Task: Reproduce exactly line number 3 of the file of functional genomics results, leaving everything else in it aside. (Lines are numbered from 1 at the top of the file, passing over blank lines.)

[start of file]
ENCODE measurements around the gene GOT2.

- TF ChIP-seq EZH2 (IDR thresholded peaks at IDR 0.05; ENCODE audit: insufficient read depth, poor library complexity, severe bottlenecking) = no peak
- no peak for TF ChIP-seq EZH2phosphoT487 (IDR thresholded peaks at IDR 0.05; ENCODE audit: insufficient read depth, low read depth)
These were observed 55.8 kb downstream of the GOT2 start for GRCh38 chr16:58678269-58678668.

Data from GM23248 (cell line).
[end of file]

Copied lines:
- no peak for TF ChIP-seq EZH2phosphoT487 (IDR thresholded peaks at IDR 0.05; ENCODE audit: insufficient read depth, low read depth)